Presented in short stories, these tales did not strive for technical complication in plots, but guided the reader through the entwining lane ways in the darker part of human psyche. There is a lot to miss about classic Japanese mystery writings in early 1900s, and this is an excellent introduction to Rampo's universe. Many elements in this book are of typical fascination in this genre: mirrors, wells, twins, sleepwalking, obsessions… Not all the stories are about killing, and not all the killings were done as murders. Some are darker (e.g. the Caterpillar) and some are more bizarre (e.g. the Hell of Mirrors), but overall the collection is well balanced and provides an entertaining read. Some stories were told with the murderer as the first-person narrator (e.g. the Psychological Test), inviting the reader to take the side with the killer on each calculating step. Although the innocent suspect is often described as having a "weak character" whilst the real killer being shrewd and composed, there is a certain degree of compassion between the lines towards the seemingly less capable "fools". Below are the stories included in this volume. My personal favourite was the Human Chair. Despite its somewhat light-handed ending, it puts an image in my head that I probably won't look at an armchair the same way again.The Human ChairThe Psychological TestThe CaterpillarThe CliffThe Hell of MirrorsThe TwinsThe Red ChamberTwo Crippled MenThe Traveller with the Paster Rag Picture

  • Nesa Sivagnanam
    2019-04-01 07:39

    This is apparently the first volume of its kind translated into English way back in 1956. There are nine rather odd stories. Certainly they are unlike similar tales coming out of the West. There is a story of a quadruple amputee and his relationship with his wife. He's a war hero but is effectively a caterpillar now wrapped in his clothes. It's a tragic, terrible tale of two people bound and trapped together.Then we have a very ugly carpenter who makes a chair destined for a hotel. The chair is hollow and he hides himself in it for days at a times, enjoying the feel of the people, especially the women, who sit on him.Another tale has a student planning the perfect murder, 'a psychological murder'. He actually envisions a whole career of such perfection and works very hard at perfecting his technique. Too hard as it turns out.The stories are all very odd and that makes the book an enjoyable read. My only grouse, and it's a small one, is that I often feel as if something is missing or it feels a little wrong. I think it's because of the translation and the fact that perhaps some of the feel does not translate well into the English Language.

  • David
    2019-04-08 10:29

    I found this at an Oxfam bookshop in Manchester, and it made my day. Best find of 2011! And this isn't the Rampo book I have already ordered through my local bookshop (and has yet to arrive). How lucky is that?The Human Chair: My favourite. It's all gone a bit "Roald Dahl's Tales of the Unexpected".The Psychological Test: How to catch a criminal with word-association games.The Caterpillar: Disturbing.The Cliff: Not amazing.The Hell of Mirrors: Nuts. I liked this line: "having now reached the age of twenty, he began to show a keen interest in the opposite sex," Isn't Japan great?The Twins: I don't think Rampo should use abandoned wells in more than one story.The Red Chamber: Like a bad "Roald Dahl's Tales of the Unexpected" (of which there were quite a few).Two Crippled Men: Yeah, good story.The Pasted Rag Picture: Genuine surprise with this one. Had absolutely no idea where it was going.http://www.youtube.com/watch?v=Oc46Gk...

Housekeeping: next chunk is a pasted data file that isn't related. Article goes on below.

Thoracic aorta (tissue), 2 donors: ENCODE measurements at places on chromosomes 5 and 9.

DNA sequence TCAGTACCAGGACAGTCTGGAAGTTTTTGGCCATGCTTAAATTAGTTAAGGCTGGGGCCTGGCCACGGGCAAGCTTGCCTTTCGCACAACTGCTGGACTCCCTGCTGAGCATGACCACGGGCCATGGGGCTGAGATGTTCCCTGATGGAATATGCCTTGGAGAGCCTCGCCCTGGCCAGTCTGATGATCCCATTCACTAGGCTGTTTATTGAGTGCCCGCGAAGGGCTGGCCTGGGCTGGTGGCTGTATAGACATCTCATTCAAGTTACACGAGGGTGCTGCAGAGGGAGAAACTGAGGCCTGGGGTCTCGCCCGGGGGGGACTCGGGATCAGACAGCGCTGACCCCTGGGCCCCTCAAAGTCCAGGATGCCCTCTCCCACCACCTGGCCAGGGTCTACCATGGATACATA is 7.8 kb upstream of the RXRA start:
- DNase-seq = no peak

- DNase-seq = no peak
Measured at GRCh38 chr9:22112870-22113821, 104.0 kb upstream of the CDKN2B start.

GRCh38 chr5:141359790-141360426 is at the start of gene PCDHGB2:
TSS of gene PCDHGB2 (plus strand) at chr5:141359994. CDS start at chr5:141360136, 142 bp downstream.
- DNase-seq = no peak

• Pustulio
    2019-03-31 07:36

    Ohhh señor que joyita de autor es esta eh! Tiene todo para que sea mucho más famoso de lo que siento que es. Tal vez estoy en un error pero al menos aquí en México es muy desconocido. Un autor que en todas sus historia tiene algún tipo de twist, muchas veces puedes intuir o al menos imaginarte que es lo que va a pasar pero en la mayoría los twist si son una gran sorpresa. Es demasiado sádico a veces pero nunca más de lo que la historia necesita. Quiero más libros de él. Y ahora Japón:

  • Amy Gentry
    2019-03-28 04:41

    Where has "The Human Chair" been all my life? I can't believe it took me this long to read the 20th-century Japanese weird-fiction writer Rampo. This short selection of stories was not only the first Rampo to be translated into English, but, according to the translator's preface from 1956, the first collection of any Japanese mystery stories to be translated into English. Some of the stories are truly disturbing, others silly; all of them are amazing in one way or another. For lovers of ETA Hoffmann, Edgar Allen Poe, and the early-20th-century Weird Tales genre, this is pure delight.

  • Winter Branch
    2019-03-29 08:39

    Cool, creepy, nicely crafted short stories from Japanese writer Edogawa Rampo. Sadly, very little of his work has been translated. The only shortcoming of this collection is that the themes of the stories start to blend together. But most of the stories are 5 star status such as the two stand-outs The Human Chair (a guy hides himself inside a chair to experience contact with others), The Caterpillar (a limbless war veteran is slowly tortured by his resentful lover).

  • juan carlos
    2019-03-22 09:51

    Grandes cuentos de suspenso que te muestran lo retorcido de la mente humana, gustos macabros que te aterraran y te pondrán la piel de gallina. Estas historias van desde el arte sombrío hasta el romance trágico paranormal. Obsesiones y asesinos inteligentes navegan en estas paginas provocando risas macabras y sangre de victimas inocentes. También los giros paranormales en estas historias dan un toque formidable que todo lector amante del terror aplaudirán.

  • ดินสอ สีไม้
    2019-04-02 03:38

    เฉยๆ กว่าที่คิดนะอาจเป็นเพราะตั้งชื่อเล่มเอาไว้ว่าสยองขวัญแต่มันไม่สยองขวัญเลยเป็นรวมเรื่องสั้นประหลาดๆ มากกว่ามีสืบสวนสอบสวนบ้าง หักมุมบ้างสำนวนค่อนข้างโบราณ เลยทำให้ไม่ค่อยระทึกตื่นเต้นเท่าที่หวัง